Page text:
We are really good at speaking up for a Safe Salish Sea! This time, we have to speak up loudly enough for Canada to hear us.
There are 20 new and expanding terminal projects proposed for the Salish Sea. If they all happen, shipping traffic will increase by nearly 40%. Of all these new ships, 91% of them are Canada-bound and our islands are along that route. What happens in Canada doesn’t necessarily stay in Canada.
In February 2016, we commented on the proposed expansion for the Centerm container terminal on Vancouver BC’s East Side, but it appears that they weren’t listening to anyone beyond their front door. Now they are asking for comments on Round 2 of the Environmental Review phase. Canada needs to hear from us — again. Let’s be more than 91% strong so they can’t ignore us!
Here’s what you can tell The Vancouver Port Authority (to make the letter even more effective, please include some personal reasons why you want them to listen to your concerns):
To the Vancouver Fraser Port Authority:
The Salish Sea is my home and my economy and quality of life depends upon the health of this marine ecosystem.
The Environmental Review process for the Centerm Expansion Project is inadequate in that the Vancouver Fraser Port Authority is permitting this project without a thorough cumulative impacts analysis. As of November 2016, 91% of all vessel traffic from new and expanding terminal projects in the Salish Sea is destined for Canada. The Centerm Expansion Project’s proposed additional two transits per week may not pose significant consequences in and of themselves, however, the cumulative impacts of all recently permitted and proposed projects would, and they must be addressed — along the entire vessel route to open ocean and not only limited to Centerm Terminal and Vancouver Harbour.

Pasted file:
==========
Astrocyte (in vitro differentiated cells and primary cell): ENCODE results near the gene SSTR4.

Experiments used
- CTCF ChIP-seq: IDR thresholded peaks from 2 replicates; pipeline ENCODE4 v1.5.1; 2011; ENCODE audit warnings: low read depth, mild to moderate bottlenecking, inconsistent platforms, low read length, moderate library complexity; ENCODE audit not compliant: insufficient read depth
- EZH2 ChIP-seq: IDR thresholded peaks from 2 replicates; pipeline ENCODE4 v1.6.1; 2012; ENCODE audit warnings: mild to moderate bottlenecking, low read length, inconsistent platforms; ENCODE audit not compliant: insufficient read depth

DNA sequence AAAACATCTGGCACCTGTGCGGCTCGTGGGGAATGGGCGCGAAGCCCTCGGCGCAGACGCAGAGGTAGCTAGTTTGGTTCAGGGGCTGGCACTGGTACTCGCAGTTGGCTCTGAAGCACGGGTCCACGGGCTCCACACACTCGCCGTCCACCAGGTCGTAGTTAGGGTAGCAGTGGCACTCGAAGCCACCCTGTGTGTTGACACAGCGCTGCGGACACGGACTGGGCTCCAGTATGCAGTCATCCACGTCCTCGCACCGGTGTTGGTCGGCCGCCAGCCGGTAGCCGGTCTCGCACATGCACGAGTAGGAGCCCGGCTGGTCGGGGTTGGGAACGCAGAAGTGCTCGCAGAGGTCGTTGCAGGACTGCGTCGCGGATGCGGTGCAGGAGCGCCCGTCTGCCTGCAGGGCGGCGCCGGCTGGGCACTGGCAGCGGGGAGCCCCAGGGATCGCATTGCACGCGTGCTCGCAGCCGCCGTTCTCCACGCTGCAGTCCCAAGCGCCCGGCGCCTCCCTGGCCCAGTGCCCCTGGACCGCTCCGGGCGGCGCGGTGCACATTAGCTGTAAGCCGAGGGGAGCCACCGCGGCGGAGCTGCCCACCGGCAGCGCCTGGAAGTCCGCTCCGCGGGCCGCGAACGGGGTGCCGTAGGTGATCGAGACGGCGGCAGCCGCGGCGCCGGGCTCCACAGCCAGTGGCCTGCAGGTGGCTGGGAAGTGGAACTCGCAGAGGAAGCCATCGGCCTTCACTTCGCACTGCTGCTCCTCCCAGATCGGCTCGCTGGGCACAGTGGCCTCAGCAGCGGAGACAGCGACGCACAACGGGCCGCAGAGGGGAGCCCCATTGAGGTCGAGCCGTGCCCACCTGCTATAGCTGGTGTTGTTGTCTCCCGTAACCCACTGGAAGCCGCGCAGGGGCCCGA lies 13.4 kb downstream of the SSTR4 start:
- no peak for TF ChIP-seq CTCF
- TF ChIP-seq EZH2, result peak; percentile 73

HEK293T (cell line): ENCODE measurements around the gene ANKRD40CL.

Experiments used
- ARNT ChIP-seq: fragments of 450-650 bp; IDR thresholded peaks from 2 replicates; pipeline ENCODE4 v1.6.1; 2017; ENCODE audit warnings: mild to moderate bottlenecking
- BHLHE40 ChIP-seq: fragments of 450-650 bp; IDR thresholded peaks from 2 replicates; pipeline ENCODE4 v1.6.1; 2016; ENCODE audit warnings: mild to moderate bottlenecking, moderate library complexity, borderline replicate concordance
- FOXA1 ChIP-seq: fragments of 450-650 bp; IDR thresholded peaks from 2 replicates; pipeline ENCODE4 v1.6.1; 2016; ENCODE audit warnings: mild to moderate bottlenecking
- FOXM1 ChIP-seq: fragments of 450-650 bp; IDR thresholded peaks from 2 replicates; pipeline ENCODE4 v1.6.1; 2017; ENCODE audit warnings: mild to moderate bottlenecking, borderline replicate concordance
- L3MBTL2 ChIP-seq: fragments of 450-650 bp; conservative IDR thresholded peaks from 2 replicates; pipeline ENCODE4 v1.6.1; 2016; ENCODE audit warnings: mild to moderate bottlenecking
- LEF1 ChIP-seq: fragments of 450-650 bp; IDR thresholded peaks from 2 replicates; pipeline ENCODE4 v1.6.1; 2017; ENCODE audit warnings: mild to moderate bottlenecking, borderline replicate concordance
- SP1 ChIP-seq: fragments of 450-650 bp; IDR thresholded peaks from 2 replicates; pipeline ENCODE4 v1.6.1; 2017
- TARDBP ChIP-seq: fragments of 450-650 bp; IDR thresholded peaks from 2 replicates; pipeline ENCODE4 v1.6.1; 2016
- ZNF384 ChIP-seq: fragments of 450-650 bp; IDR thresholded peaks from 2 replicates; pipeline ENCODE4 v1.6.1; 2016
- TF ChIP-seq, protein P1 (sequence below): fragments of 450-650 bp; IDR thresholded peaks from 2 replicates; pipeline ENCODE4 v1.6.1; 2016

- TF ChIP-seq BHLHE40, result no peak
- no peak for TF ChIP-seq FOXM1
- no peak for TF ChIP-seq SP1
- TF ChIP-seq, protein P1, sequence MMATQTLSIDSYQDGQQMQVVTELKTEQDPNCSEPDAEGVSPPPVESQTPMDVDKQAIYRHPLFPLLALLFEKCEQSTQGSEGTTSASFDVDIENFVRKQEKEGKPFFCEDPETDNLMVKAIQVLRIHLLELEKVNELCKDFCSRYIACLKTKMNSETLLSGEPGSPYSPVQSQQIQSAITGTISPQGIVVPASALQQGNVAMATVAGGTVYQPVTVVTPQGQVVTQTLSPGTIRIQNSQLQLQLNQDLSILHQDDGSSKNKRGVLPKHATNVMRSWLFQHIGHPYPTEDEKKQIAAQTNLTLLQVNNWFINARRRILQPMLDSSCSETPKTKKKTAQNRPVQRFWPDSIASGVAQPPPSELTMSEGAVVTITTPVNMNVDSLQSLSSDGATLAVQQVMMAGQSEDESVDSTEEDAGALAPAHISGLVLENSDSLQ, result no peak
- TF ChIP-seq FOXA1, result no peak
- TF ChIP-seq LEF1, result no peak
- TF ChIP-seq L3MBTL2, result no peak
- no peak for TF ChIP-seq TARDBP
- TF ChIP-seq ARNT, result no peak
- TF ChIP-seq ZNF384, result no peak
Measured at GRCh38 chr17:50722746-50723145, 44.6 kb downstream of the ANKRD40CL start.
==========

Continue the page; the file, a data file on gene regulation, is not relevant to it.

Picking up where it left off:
Your assessment that Vancouver Harbour has the capacity to safely handle this increase in vessel traffic references a comparison of the Port of Vancouver to the Port of Rotterdam in the Netherlands. This provides no assurance that the Salish Sea’s narrow channels and strong currents can safely accommodate both more vessel traffic and larger ships.
Please recognize the value of the US-based Emergency Response Towing Vessel (ERTV) in Neah Bay. A similar oil spill prevention resource is needed for response in the vicinity of Turn Point/Arachne Reef — a location of high environmental value and rated with the greatest level of navigation complexity for the entire passage (to and from Vancouver BC ports). I urge the Port of Vancouver to require an ERTV at Turn Point/Arachne Reef in order to mitigate the cumulative impacts of vessel traffic going to and from the Port of Vancouver.
The cumulative vessel noise impacts to the endangered Southern Resident Killer Whales should be addressed along the entire vessel route that includes their critical habitat. Vancouver Fraser Port Authority’s ECHO program is an important mitigation measure for managing the impact of shipping activities on at-risk whales, however additional measures are needed — such as requiring all ships to be accredited as quiet by ship classification societies.
Thank you for your serious consideration of my comments.
COMMENTS DUE: Friday, June 2, 2017
Port of Vancouver: “Vessel numbers, now and into the future”
Salish Sea Vessel Traffic Projections
Centerm Expansion Project
Centerm Expansion Project Application Review Phase – Round 2 Discussion Paper and Feedback Form
CBC News: “East Van residents vow to save ‘sacred park’ from planned Port of Vancouver expansion”
“A key to quieter seas: half of ship noise comes from 15% of the fleet”